The news that Britain's Prince William and Kate are to become parents has sent the world's media into overdrive.
Will it be a boy or a girl? Is she expecting twins? How fat will she look in her pregnancy clothes?
And then there's this question: where did the royal couple conceive the child that will be third in line to the throne?
Speculation among some news organisations - including The Guardian in London - is that the Duchess of Cambridge isn't quite past the 12-week mark, when it is considered safe to announce the pregnancy.
According to Buckingham Palace, the pregnancy is in its "very early stages" and it is thought the news was released because her admission to hospital for morning sickness would have made her condition public.
So is it possible the child was conceived during the couple's "second honeymoon" tour of Asia Pacific? The tour took place between September 11 and 18, with the 11th being 12 weeks ago.
The nine-day trip through Singapore, Malaysia, the Solomon Islands and Tuvalu featured the former Kate Middleton's first overseas speech as she settled into her royal duties.
A stay at a resort popular with newlyweds on the private island of Tavanipupu led to their trip being billed as a second honeymoon. The pair also stayed at the Raffles Hotel in Singapore. And it was there that the duchess set tongues wagging over why she might be avoiding alcohol when she opted to toast with a glass of ice water instead of champagne during a banquet.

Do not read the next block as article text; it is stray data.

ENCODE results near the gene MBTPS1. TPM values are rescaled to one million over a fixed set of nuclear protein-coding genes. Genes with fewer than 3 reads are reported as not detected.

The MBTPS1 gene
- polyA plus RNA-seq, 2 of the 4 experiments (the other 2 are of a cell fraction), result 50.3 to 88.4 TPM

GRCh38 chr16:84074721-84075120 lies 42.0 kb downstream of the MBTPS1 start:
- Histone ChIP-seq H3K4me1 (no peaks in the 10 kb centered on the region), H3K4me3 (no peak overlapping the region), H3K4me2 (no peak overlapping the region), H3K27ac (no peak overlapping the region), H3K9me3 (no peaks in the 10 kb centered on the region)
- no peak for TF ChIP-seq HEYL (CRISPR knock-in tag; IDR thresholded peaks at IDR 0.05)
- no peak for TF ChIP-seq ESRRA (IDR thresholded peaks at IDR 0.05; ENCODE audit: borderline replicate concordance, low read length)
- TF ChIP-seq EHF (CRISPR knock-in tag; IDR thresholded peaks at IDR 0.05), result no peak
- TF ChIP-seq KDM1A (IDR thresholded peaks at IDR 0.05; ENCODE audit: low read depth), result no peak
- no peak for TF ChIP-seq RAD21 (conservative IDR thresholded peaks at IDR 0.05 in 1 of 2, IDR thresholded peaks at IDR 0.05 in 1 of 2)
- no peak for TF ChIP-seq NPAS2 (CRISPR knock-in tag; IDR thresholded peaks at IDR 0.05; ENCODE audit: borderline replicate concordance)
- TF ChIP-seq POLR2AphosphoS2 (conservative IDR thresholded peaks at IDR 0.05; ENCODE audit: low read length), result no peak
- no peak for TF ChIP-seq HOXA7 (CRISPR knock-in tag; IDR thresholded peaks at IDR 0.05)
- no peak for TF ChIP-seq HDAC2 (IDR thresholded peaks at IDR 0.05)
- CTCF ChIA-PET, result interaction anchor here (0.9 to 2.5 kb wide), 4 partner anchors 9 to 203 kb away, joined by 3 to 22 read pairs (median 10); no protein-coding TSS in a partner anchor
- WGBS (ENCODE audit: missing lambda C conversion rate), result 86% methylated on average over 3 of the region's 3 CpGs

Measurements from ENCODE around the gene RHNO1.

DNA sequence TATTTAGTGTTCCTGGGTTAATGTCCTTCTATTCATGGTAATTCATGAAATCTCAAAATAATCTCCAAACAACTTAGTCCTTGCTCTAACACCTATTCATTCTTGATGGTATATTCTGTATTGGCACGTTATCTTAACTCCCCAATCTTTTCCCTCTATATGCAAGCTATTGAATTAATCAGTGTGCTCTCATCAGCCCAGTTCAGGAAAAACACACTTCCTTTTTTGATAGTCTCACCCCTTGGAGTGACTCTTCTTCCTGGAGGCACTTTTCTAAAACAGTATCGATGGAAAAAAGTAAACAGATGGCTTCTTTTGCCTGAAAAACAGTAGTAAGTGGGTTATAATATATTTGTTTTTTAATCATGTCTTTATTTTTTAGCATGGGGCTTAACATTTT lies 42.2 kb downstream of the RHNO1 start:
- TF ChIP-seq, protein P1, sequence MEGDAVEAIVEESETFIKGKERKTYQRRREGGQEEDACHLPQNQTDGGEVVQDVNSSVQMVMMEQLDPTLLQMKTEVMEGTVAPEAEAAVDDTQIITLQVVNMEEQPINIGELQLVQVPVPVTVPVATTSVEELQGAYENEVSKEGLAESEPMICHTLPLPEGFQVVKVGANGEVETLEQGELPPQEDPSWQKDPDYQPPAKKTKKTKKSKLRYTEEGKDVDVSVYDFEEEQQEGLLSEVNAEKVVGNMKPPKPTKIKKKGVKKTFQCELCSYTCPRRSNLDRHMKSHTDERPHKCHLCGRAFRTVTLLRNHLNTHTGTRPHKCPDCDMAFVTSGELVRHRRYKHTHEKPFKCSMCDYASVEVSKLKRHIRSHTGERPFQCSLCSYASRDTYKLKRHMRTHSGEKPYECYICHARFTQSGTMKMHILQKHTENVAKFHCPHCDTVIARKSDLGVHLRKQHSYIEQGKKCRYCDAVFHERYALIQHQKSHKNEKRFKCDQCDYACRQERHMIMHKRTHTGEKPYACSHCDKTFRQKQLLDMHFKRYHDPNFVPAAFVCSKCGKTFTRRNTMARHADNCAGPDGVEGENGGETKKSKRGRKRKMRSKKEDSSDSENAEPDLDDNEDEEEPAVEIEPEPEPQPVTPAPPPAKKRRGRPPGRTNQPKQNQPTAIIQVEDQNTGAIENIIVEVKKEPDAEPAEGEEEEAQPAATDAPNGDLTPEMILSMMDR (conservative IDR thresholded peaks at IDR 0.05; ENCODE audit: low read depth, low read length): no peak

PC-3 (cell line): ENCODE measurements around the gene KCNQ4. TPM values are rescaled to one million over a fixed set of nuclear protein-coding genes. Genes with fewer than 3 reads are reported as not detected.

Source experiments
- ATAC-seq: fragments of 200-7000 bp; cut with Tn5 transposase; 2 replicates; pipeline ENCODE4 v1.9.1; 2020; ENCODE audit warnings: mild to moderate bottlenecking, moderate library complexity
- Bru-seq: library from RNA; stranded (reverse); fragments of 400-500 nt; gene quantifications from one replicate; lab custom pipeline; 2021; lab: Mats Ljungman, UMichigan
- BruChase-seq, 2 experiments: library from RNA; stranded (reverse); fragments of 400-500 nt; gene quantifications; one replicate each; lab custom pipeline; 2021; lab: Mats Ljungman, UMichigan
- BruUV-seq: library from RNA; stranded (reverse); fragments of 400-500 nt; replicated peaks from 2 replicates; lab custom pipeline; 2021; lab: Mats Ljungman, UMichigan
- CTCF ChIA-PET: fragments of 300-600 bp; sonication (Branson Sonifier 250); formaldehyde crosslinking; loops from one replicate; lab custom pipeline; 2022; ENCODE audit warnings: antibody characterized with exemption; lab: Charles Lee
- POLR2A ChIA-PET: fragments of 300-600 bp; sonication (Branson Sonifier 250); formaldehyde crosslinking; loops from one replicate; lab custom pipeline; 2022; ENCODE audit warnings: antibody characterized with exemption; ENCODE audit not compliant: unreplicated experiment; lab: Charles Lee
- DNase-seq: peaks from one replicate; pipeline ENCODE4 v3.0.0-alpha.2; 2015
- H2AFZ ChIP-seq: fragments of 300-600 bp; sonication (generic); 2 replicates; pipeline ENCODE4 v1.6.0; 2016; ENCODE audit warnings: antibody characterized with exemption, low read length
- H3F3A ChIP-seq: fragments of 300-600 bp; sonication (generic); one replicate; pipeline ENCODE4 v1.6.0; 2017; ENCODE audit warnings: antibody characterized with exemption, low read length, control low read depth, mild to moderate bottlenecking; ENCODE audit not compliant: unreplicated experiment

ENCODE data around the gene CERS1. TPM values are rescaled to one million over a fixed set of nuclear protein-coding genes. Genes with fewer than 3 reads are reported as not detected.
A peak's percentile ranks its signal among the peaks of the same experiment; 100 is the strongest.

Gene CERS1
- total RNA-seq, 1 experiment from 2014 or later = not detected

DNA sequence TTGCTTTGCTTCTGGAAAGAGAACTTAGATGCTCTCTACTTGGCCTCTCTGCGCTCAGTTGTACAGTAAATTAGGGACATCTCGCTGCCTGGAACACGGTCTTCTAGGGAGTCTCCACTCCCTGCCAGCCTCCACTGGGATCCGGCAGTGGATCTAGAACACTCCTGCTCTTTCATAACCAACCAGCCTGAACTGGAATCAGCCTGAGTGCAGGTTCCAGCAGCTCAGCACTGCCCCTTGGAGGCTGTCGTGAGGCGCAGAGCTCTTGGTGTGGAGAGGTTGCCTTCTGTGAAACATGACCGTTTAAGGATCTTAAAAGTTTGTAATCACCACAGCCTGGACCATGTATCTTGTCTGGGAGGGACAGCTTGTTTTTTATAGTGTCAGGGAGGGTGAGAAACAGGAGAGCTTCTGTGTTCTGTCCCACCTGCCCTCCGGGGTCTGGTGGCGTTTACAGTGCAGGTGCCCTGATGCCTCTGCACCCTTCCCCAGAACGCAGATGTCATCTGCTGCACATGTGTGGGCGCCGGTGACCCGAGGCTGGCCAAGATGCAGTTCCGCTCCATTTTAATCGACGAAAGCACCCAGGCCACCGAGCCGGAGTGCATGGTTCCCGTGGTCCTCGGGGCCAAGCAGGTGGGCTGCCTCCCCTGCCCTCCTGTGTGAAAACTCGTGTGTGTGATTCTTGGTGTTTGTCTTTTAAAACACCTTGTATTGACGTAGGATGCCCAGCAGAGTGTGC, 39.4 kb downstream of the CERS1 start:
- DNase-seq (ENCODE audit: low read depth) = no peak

The confirmation of her pregnancy caps a packed year of highs and lows for the couple, who wed at Westminster Abbey last year.
They have travelled the world extensively as part of Queen Elizabeth's Diamond Jubilee celebrations and weathered the embarrassment caused when a French magazine published topless images of the duchess.
Until Monday's announcement, the duchess had shown no signs of being pregnant.
She was photographed just last week bounding across a field clad in black high-heeled boots as she played field hockey with students at her former school.
Palace officials said the duchess was hospitalised with "hyperemesis gravidarum", a severe form of morning sickness that affects about 1 in 200 women and can lead to dehydration or worse if left untreated.
They said she was expected to remain hospitalised for several days and would require a period of rest afterwards.
The headline in The Daily Telegraph yesterday asked "Could it be twins for the Duchess?", pointing out that the condition is more often experienced by women expecting twins.
The Times used the headline "We're Expecting" on its front page, but warned that the couple would be likely to face a new level of press scrutiny.
The New York Times, Agence France-Presse, Associated Press